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How to Compost – The Importance of Compost

Home composting is undoubtedly one of the best things a home owner can do for the environment, it is also one of the easiest. Compost has been defined as "A mixture of decaying organic matter, as from leaves and manure, used to improve soil structure and provide nutrients," and learning how to compost is simply becoming aware of ways to hasten the natural biological process which reduces organic waste to the point where it can no longer be broken down.It easy to learn how to compost. Almost anything can be thrown into the compost pile except human, dog and…

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Home composting is undoubtedly one of the best things a home owner can do for the environment, it is also one of the easiest. Compost has been defined as “A mixture of decaying organic matter, as from leaves and manure, used to improve soil structure and provide nutrients,” and learning how to compost is simply becoming aware of ways to hasten the natural biological process which reduces organic waste to the point where it can no longer be broken down.

It easy to learn how to compost. Almost anything can be thrown into the compost pile except human, dog and cat waste. The compost pile should always have”greens” and “browns.” Browns are the carbon-rich ingredients like leaves, shredded papers, branches, twigs, and hay. Greens are the nitrogen-rich ingredients which will draw the organisms that produce the compost and will generally include things like eggshells, fruit and vegetable wastes including rinds and peels, tea bags, coffee grounds, grass clippings and any other chemical free yard waste. Browns are usually bulky and promote aerations while greens are generally extremely high in moisture and will balance out the aridity of the browns.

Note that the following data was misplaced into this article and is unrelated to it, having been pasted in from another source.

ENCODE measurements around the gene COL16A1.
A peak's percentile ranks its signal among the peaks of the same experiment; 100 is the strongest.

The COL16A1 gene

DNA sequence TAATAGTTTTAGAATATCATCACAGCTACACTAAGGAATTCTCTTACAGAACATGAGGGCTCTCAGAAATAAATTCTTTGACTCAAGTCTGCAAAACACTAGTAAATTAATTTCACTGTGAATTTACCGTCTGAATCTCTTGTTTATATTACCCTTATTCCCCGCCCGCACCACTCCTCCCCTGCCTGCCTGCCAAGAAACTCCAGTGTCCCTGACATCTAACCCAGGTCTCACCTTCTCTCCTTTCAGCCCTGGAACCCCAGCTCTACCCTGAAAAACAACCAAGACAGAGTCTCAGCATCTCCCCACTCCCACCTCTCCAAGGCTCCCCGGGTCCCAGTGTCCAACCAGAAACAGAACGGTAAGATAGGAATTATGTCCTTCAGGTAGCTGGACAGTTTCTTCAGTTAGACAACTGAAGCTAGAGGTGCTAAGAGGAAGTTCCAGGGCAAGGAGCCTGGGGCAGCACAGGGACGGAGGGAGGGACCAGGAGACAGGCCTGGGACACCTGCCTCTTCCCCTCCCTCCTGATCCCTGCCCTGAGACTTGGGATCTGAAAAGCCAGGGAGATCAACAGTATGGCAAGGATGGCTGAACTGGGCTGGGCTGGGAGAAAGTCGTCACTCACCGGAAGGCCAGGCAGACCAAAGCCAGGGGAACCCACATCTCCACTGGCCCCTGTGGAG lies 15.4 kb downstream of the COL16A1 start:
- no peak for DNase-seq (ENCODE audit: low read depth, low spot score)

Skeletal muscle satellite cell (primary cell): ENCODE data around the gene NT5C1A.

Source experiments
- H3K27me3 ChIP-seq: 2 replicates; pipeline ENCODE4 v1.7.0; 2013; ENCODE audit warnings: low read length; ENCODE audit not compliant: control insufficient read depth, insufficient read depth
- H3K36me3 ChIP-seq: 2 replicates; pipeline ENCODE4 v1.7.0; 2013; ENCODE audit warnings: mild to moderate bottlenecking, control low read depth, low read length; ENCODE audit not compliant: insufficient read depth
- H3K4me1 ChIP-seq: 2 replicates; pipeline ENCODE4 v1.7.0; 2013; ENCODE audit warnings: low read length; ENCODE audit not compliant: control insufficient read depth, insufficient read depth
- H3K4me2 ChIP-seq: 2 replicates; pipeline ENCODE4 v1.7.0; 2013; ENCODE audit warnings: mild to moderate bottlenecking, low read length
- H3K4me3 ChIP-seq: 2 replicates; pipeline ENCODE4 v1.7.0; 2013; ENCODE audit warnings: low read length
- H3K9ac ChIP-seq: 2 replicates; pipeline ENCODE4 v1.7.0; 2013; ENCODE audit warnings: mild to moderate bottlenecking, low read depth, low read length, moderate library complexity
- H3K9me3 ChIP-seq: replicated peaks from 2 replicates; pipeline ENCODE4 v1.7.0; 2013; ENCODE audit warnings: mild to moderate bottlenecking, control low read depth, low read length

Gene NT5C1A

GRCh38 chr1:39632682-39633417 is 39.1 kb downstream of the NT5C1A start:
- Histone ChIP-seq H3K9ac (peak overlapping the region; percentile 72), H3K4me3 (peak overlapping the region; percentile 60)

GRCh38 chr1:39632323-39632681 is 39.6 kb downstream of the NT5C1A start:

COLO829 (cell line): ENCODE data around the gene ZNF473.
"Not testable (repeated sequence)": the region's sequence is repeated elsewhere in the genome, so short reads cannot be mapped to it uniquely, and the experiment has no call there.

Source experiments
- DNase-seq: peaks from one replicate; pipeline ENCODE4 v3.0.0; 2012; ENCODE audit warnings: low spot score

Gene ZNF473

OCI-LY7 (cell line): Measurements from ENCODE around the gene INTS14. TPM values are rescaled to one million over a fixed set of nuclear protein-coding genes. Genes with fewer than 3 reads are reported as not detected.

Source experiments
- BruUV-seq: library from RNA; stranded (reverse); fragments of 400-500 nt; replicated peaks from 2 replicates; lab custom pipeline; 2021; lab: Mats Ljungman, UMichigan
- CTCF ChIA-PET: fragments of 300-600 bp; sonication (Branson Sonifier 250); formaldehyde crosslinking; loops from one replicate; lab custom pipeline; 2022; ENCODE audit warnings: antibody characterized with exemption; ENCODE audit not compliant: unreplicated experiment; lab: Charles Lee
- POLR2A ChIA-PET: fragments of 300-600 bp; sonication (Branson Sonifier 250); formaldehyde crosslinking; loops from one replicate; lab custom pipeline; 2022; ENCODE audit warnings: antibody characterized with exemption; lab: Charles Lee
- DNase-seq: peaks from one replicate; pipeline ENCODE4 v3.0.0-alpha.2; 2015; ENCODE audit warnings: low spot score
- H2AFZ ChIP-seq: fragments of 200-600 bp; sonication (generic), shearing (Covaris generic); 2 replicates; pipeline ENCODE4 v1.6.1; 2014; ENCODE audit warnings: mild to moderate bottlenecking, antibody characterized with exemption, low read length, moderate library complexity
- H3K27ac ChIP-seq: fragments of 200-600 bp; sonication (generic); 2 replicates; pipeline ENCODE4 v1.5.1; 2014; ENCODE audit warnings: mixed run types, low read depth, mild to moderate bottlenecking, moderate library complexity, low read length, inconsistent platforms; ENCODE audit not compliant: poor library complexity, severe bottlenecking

Learning how to compost means discovering and excluding what not to put in a compost pile including pet waste, bones, meat, treated wood product, dairy products, peanut butter and other similar items.

Composting needs air so a compost container needs holes to allow the air to go in and out of the pile. A compost pile on the ground needs to be turned or stirred at least once a week to provide the air that microbes require to survive and also to prevent unwanted organisms from taking over the pile and causing a foul smell. The compost also needs enough water to keep it about as damp as a wrung-out sponge.

Composting will never completely restore today’s disturbed soil, but it can definitely enrich gardens and help gardeners to restore and re-balance their soil. Will Rogers, the great humorist who lived through the famous dust bowl, once remarked: “They’re making more people every day-but they ain’t making any more dirt.” With his inimitable wisdom and foresight, Will Rogers fittingly stated without compromise why composting is important today.

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Source by Nancy Orazco

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